Category: Children’s Book
Reviewed by: Robert A. Lee
Title: LEGO Space: Building the Future
Author: Peter Reid and Tim Goddard
Ages: 7 to adult
NSS Amazon link for this book
Publisher: No Starch Press
Date: November 2013
Retail Price: $24.95/$11.99
I have to admit that this book was an unexpected surprise. My expectation was to receive a book that simply illustrated how to build various space related objects using LEGO® bricks. Instead, the book is a beautifully illustrated science fiction story about humanity exploring and working in space. There are multiple two-page spreads depicting future scenarios such as space stations, moon bases and spaceships, all created using LEGO blocks. As the story unfolds, there are many elements which add to the realism. Any child reading this book will learn about the various types of future jobs in space, as well as the ships, hoppers, transports, rovers, robots and even exo-suits that might be necessary for a working base. Each object includes a detailed description of how it is used with pictures showing it from multiple angles.
Although this book is not authorized or endorsed by the LEGO Group, all building instructions are in the same format as what LEGO would normally produce.
The story begins with Sputnik at the dawn of the space age. It then quickly moves through a succession of space exploration events, including LEGO images depicting Armstrong’s footprint on the Moon and flag planting, the Voyager grand tour of the planets, and the Opportunity rover on Mars. Interested readers are provided the instructions for building their own Sputnik model.
The story then depicts a possible next stage in mankind’s space exploration with details of a Moon Base, the mining of Helium-3 for energy generation on Earth, and the usage of the base as a launch pad for establishing a colony on Mars. The little LEGO spacemen soon create a peaceful Federation on Earth, and move on to establish a space station in orbit around Jupiter called Krysto Station. This base is then used to establish another outpost on Saturn’s moon Hyperion.
The book explains the importance and required training for various jobs in space, including pilots, ground crews and Inhospitable Climate Engineers (ICE). They are also treated to a variety of robots and spaceships designed for different functions. Children will also learn that space can be inhospitable, as there is a disastrous malfunction which strikes the Hyperion base due to a malfunctioning maintenance robot. All hands are lost at the base because of the time it takes for emergency signals to reach the other bases and the long travel times between the planets. The spacemen are undaunted, however, and continue their explorations.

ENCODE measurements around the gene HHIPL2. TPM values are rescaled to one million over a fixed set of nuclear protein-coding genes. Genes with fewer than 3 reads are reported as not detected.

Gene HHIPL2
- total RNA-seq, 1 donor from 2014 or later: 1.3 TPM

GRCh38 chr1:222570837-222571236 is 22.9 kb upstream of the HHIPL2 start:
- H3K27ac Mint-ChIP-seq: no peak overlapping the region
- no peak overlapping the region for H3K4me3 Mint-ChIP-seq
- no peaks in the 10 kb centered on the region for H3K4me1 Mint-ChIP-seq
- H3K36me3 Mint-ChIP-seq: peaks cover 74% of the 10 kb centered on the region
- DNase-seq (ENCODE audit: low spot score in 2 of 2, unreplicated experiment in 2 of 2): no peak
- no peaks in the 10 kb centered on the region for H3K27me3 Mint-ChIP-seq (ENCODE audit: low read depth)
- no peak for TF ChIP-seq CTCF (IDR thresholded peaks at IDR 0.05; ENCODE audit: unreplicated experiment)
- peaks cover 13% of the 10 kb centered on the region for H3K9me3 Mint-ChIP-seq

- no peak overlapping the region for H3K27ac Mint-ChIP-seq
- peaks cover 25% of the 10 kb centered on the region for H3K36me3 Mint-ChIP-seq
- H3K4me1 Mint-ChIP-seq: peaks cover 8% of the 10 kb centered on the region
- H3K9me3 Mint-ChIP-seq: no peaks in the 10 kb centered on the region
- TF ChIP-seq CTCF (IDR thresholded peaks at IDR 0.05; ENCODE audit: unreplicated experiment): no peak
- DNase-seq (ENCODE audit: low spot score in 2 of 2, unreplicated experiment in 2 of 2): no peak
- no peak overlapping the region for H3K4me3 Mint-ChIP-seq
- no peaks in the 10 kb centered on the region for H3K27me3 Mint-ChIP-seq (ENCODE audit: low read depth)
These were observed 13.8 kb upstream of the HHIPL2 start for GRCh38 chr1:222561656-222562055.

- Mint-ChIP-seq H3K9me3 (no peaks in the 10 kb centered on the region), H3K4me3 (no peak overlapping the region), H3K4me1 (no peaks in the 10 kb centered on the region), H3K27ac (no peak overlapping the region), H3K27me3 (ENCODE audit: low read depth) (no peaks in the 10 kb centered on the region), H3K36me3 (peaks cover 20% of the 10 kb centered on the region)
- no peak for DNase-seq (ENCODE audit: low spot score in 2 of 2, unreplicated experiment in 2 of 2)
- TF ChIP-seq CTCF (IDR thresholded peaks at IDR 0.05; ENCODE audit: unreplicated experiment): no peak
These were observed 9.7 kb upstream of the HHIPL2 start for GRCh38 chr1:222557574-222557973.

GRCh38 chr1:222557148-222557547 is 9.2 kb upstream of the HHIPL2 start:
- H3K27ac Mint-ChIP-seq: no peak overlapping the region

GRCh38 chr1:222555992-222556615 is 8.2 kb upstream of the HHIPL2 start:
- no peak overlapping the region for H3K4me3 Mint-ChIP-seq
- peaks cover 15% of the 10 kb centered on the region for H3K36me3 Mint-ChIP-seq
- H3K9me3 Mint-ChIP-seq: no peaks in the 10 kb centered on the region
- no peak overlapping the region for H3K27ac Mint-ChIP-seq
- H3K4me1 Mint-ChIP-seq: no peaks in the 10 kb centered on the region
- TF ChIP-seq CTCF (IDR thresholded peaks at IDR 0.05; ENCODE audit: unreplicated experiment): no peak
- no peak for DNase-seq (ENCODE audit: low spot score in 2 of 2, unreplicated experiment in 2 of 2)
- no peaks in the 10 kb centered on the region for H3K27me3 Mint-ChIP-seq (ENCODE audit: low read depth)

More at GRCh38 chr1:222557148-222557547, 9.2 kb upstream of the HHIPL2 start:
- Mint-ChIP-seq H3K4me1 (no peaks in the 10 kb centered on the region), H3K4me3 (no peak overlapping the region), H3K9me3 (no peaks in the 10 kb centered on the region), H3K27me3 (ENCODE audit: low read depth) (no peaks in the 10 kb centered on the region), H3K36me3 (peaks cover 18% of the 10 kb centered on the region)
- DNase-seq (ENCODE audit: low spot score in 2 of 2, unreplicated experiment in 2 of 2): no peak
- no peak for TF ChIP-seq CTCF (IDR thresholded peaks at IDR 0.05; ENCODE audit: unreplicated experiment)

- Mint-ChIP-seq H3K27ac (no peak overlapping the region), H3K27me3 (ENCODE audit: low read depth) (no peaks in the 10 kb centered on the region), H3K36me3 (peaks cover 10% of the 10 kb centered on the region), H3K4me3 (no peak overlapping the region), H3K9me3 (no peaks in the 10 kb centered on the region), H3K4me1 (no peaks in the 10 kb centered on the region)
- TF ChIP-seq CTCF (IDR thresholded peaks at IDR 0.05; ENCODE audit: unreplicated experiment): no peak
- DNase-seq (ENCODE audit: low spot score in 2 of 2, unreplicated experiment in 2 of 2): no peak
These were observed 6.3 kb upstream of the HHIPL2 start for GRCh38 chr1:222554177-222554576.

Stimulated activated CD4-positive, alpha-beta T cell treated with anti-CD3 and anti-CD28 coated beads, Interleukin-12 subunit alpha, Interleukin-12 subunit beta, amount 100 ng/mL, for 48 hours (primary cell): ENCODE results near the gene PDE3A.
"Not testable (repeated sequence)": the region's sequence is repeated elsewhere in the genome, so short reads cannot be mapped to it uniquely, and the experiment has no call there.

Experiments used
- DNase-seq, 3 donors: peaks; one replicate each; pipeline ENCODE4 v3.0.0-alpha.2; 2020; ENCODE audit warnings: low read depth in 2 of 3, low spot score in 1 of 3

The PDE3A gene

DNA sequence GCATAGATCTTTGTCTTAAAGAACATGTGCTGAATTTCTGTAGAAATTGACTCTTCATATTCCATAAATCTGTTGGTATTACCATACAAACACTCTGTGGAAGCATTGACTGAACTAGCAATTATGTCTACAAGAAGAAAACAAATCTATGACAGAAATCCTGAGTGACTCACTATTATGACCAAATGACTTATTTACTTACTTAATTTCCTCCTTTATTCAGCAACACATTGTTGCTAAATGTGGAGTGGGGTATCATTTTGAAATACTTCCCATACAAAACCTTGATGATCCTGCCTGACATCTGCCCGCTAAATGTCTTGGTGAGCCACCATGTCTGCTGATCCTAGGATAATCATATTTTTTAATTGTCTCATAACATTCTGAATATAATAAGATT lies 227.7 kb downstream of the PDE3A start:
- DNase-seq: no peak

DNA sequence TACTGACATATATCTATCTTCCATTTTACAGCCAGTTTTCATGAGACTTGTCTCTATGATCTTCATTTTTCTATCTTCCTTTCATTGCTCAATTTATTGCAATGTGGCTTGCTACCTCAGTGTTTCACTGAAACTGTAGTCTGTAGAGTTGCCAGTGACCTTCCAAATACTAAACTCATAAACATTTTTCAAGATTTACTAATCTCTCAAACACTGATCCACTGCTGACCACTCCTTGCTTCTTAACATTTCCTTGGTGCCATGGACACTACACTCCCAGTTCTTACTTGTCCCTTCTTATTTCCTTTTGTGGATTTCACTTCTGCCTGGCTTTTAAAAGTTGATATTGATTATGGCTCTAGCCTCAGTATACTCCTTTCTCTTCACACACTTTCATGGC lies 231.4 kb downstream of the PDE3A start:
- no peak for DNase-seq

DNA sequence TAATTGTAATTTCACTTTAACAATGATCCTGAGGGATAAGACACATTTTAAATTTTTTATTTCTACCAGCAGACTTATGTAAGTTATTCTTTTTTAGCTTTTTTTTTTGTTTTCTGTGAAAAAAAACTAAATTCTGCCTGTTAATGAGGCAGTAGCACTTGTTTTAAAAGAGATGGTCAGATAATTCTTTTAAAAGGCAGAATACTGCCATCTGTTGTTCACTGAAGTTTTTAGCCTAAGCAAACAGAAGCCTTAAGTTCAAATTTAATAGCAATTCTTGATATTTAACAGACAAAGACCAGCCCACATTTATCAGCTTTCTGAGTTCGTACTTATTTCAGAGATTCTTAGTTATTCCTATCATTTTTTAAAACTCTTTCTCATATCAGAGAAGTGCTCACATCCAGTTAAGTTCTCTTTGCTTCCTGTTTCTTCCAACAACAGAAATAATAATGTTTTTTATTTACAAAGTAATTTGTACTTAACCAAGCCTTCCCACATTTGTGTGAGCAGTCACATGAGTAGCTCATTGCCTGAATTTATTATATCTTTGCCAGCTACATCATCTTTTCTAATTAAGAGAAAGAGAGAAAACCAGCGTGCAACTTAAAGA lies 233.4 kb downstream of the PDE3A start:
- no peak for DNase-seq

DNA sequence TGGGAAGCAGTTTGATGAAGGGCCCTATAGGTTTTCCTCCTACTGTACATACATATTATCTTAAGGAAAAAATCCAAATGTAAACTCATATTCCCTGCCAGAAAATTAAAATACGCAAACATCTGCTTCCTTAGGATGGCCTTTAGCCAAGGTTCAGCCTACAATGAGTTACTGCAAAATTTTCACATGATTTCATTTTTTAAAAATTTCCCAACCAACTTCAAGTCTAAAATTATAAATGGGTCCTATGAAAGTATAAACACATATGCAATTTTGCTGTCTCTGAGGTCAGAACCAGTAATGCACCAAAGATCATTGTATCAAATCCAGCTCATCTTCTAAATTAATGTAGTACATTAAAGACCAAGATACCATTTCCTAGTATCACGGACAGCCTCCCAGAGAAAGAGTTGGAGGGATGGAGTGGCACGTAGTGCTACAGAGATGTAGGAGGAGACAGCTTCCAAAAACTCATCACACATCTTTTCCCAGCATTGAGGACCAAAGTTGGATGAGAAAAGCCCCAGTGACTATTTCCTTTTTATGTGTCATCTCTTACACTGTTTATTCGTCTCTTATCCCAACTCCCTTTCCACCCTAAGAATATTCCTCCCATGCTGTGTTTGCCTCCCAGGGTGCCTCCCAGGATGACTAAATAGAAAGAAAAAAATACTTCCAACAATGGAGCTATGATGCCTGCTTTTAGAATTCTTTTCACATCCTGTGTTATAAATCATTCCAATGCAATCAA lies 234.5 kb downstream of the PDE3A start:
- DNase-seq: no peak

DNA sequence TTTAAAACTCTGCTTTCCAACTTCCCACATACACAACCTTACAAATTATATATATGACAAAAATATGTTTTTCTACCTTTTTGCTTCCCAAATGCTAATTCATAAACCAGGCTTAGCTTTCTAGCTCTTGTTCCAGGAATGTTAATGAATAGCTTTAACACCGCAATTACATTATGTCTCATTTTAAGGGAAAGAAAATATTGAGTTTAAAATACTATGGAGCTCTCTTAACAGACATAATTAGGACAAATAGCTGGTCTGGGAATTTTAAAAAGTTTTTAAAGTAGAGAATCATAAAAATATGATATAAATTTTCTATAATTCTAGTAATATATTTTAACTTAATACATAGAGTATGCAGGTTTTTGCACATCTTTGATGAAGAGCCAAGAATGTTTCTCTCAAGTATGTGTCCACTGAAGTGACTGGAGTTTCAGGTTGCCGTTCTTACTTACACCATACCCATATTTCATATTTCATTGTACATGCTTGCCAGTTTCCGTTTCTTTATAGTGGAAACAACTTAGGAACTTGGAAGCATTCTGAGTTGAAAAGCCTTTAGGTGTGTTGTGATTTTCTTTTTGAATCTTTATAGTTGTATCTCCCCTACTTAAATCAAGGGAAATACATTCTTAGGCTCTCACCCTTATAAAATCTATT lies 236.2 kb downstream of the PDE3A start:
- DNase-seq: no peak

The story takes a dark turn as climate engineers sent on a terraforming mission to Jupiter’s moon Ganymede discover life, which are similar to large ‘worms’ and which contaminate the engineers with radiation. The crew is sent to Earth in medical pods for treatment. Unfortunately, the worms are also telepathic and malicious — they influence the base commander, Admiral Kazak, to recruit others, steal a ship and rename it the Tyrant. The rebels sabotage the Ganymede base, and head to the abandoned base on Hyperion. The outcasts become space pirates who raid the outer planet supply and exploration ships. They also perform nefarious medical experiments, resulting in evil human-worm hybrids.
One of the stated benefits of space exploration is as a wonderful place to stimulate the development of new technologies. Sure enough, in this story, the Moon scientists create advanced artificial intelligence for their robots, resulting in an offshoot of personalized robot servants and companions on Earth. The Moon base scientists even discover the secret to faster than light travel and build a ‘star gate’ to send an expedition to Altair. There, the third planet from the sun is christened Panduro and is perfect for human occupation once the atmosphere is terraformed. A colony is established, and the story appropriately concludes “with so many people living on the distant planet, the future of mankind is assured.”
Interspersed in the story are the instructions for creating some of the depicted models. In total, the book included ten sets of LEGO instructions, comprising a total of thirty pages of directions. Every construction carefully includes a legend at the top of each page with the type and quantity of LEGO bricks required. The models with instructions include Sputnik, three spaceships, four robots, a computer terminal and a Ganymede ‘worm.’ The only negative that could be said for this book is that the models with instructions are all on the smallish side, with instructions typically comprising three to five pages. However, masters of LEGO building will no doubt find much inspiration for building their own models based on the detailed images in the book.
For children and others interested in the future of space exploration, there is much here that dovetails with the National Space Society vision of living and working in space. Not only are there detailed explanations of the functions of ships and equipment, but also the jobs and activities of the explorers and colonists. All of this is wrapped in an adventurous fictional story depicted in beautifully detailed LEGO models.
© 2014 Robert A. Lee
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